Cranky Weekly Review Presented by Oakland International Airport: JetBlue & Spirit Appeal, American Goes Long

Cranky Weekly Review

JetBlue, Spirit File Appeal

The lawyers for JetBlue and Spirit, realizing their gravy train might be nearing an end, convinced both carriers to file an appeal to keep their billable hours up for the foreseeable future.

Outgoing JetBlue CEO Robin Hayes said on an earnings call this week that the carrier “strongly disagree(s) with the court’s ruling and have filed a motion to expedite an appeal” while an administrative assistant from JetBlue’s law firm sat slightly out of focus feverishly smashing the plus button on an adding machine. Both airlines are asking for an expedited appeal because a July deadline looms as a closing date for the merger to either happen or not.

The appeal says the court ruling “disregards the benefits of the transaction to the majority of the flying public,” in its hail mary plea to get the ruling overturned.

American Gets Down with New Longest Flight

American Airlines AAnounced a handful of new long-haul and international flights this week, including what will be its new title-holder for longest flight, as it begins non-stop seasonal service in October between Dallas/Fort Worth and Brisbane. The ultra-long haul flight will operate daily on its new premium Dreamliners with only 244 seats, some of which won’t be broken.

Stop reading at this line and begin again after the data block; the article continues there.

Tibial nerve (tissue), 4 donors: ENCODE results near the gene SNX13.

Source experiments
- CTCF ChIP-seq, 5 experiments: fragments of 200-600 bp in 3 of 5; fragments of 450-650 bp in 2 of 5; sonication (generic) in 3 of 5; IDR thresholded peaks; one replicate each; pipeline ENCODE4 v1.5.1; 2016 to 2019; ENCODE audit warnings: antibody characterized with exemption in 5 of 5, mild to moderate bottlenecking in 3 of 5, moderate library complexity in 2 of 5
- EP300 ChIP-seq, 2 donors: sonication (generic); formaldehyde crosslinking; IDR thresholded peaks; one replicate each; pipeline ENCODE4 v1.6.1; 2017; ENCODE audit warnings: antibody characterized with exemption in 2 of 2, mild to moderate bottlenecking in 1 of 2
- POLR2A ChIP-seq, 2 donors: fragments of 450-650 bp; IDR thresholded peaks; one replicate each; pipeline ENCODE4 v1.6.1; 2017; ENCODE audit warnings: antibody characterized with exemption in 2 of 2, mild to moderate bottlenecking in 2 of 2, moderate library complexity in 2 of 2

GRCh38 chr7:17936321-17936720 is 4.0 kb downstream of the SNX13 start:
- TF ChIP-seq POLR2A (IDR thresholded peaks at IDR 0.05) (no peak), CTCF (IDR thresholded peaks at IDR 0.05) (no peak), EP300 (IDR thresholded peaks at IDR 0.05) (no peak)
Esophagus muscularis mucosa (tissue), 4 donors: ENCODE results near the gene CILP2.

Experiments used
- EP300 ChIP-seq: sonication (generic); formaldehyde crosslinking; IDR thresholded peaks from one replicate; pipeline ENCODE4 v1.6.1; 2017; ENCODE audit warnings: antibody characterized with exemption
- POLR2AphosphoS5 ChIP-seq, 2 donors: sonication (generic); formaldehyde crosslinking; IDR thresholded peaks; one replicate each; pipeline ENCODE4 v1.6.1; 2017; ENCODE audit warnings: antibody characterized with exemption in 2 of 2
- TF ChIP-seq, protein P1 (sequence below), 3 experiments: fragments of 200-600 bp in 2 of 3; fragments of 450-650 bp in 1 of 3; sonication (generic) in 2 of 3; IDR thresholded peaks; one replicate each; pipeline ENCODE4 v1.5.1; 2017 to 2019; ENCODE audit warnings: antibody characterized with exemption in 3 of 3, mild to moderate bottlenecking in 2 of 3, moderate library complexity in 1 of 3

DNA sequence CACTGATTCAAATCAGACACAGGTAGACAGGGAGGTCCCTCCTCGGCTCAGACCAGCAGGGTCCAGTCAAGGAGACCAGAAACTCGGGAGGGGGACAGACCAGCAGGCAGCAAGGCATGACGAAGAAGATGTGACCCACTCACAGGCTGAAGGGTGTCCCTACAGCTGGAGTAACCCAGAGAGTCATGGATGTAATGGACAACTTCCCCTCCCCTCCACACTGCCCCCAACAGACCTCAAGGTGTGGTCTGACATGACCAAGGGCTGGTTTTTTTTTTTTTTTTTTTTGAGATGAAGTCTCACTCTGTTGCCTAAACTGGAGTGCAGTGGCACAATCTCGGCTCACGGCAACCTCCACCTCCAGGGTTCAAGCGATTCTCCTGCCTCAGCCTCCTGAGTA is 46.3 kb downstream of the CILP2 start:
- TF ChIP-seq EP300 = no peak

AA is outfitting these B787-9 aircraft with 51 business class seats up front, 32 premium economy seats and 161 economy seats in the back — 18 of which will feature extra legroom. Business class will be outfitted with new suites with doors that shut, keeping business class passengers from having to breathe the same air as non-premium passengers on the flight.

AA AAnounced its New York/JFK – Rio de Janeiro/GIG seasonal service would expand to daily flights, beginning on October 27, and that its seasonal Los Angeles – Auckland flight would begin early on December 5. Other announcements for AA, all from DFW:

  • Grand Cayman (Saturday-only flights double to 2x daily beginning June 8)
  • Kahului (second-daily operates for two weeks around the holidays)
  • Kona (daily flights resume October 27)
  • Rio/GIG (new daily, seasonal flights begin October 27)
  • Providenciales (Saturday-only flights double to 2x beginning June 8)
  • St Thomas (Saturday-only flights double to 2x beginning June 8)
  • Veracruz (new daily service begins June 12)

Frontier Gets Down to Business

Frontier Airlines announced its new “BizFare” concept this week, a new business travel program designed to court the more discerning business traveler.

The BizFare concept seemingly goes against everything Frontier stands for, as it includes a carry-on bag, an extra-legroom seat assignment, and flexibility to change or cancel your flight without a fee. Same-day confirmed changes are also included along with priority boarding and the ability to choose the animal on your airplane when booking at least three weeks in advance.